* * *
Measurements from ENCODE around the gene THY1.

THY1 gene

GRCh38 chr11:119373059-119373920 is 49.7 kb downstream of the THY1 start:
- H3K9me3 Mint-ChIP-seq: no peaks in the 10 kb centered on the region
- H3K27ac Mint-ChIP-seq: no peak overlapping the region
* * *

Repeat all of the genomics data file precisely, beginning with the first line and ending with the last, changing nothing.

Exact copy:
Measurements from ENCODE around the gene THY1.

THY1 gene

GRCh38 chr11:119373059-119373920 is 49.7 kb downstream of the THY1 start:
- H3K9me3 Mint-ChIP-seq: no peaks in the 10 kb centered on the region
- H3K27ac Mint-ChIP-seq: no peak overlapping the region